I have visited post offices in my constituency, and unfortunately a picture has emerged that matches the one painted by the federation. When I spoke with those at Ferguslie Park post office, they agreed that the fees they received were not adequate, especially for the amount of transactions that they carry out. That post office plays an important role in administering and advising on benefit payments and has had little success in making sales on the likes of life insurance, savings accounts, mortgages and home insurance. It is therefore especially important that the post office has a secure financial future.
The federation is also concerned about post office closure rates. In July 2018, nearly 1,000 post offices in the sub-postmaster network were listed as temporarily closed—8% of the entire network.
I congratulate my hon. Friend on securing this Adjournment debate. In Hardgate in my constituency, the Post Office has been unable to replace the closed post office, which serves Hardgate, Duntocher and Faifley. Does he agree that it is up to the Government to force the Post Office to re-establish Crown post offices, where the Post Office cannot meet that need?
I totally agree. The first thing that has to be done, though, is to increase the rates that make post offices viable in the modern age. I hope the Minister will take that step.
In 2018, sub-postmasters were far more likely to state their intention to close in the coming year than small businesses in general, with 22% intending to close or downsize their operation. Those with such plans overwhelmingly came from deprived areas. Sub-postmasters also face increasingly difficult working conditions, with often 40-plus hours being dedicated just to the post office side of their business and 27% of them working longer hours in 2018 than 2017. They average fewer than 10 days’ holiday each year, and one third took no time off whatsoever. They also face less take-home pay, with 61% taking home less in 2018 than 2017, 76% making less than the national minimum wage for hours worked and 19% of them or their partners taking on extra work to supplement their income.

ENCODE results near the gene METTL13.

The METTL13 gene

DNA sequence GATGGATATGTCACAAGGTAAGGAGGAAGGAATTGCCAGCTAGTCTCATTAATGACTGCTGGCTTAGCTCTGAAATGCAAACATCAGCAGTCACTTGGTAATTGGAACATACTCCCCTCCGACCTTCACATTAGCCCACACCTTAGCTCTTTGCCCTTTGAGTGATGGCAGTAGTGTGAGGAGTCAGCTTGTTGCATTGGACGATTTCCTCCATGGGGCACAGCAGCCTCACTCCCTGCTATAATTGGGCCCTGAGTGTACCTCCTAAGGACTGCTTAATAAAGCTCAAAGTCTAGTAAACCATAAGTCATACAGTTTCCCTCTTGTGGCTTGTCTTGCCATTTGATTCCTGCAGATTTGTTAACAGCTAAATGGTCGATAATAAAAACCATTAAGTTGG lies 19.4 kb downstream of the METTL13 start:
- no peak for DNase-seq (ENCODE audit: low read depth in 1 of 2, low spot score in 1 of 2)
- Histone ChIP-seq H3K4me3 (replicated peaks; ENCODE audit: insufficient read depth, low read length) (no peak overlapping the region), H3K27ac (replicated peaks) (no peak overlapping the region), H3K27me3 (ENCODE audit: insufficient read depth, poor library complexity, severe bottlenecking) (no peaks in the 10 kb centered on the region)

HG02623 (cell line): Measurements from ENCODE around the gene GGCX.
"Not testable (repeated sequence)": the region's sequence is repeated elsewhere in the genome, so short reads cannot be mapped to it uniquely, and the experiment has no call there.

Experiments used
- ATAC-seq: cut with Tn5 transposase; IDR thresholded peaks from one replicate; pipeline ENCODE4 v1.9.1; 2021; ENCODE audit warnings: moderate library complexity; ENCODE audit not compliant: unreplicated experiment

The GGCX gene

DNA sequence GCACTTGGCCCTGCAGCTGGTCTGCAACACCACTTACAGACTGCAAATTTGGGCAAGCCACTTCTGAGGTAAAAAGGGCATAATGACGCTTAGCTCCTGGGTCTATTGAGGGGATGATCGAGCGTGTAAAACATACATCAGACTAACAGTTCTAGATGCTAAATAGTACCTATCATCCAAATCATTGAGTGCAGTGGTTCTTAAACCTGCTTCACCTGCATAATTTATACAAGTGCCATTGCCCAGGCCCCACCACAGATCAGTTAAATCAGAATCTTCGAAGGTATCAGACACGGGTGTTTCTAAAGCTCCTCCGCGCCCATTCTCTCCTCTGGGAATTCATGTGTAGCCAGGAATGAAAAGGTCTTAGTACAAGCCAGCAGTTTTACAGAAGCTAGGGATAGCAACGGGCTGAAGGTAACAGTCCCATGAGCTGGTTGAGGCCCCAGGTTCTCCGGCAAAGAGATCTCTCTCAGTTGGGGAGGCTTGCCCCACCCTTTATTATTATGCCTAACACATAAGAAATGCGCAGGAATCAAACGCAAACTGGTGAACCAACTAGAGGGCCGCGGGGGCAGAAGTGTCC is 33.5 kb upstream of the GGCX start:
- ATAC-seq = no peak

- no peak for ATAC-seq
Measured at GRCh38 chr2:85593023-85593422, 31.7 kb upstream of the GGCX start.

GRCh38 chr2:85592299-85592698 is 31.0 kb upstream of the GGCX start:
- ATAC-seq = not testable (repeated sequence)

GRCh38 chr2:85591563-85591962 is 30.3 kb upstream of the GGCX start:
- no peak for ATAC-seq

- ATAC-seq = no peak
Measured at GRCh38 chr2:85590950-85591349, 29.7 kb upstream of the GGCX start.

Since network transformation, many post offices designated as local post offices, such as Kirklandneuk in my constituency, have had some services removed, such as Parcelforce services and passport services, which may otherwise cross-subsidise the lack of remuneration for banking services. Clearly that would be less of an issue were they simply paid a fair rate from the banks.
Will the hon. Gentleman give way?
I will give way if the hon. Gentleman promises to be brief, and I congratulate him on the birth of his child.
I am very grateful to the hon. Gentleman for that. I have done my bit for the Post Office recently, with the number of cards I have been receiving since the birth of my child—although perhaps 35 cards did not have a stamp put on them, because I have not had any from SNP Members so far, but I have had many congratulations, which I am grateful for.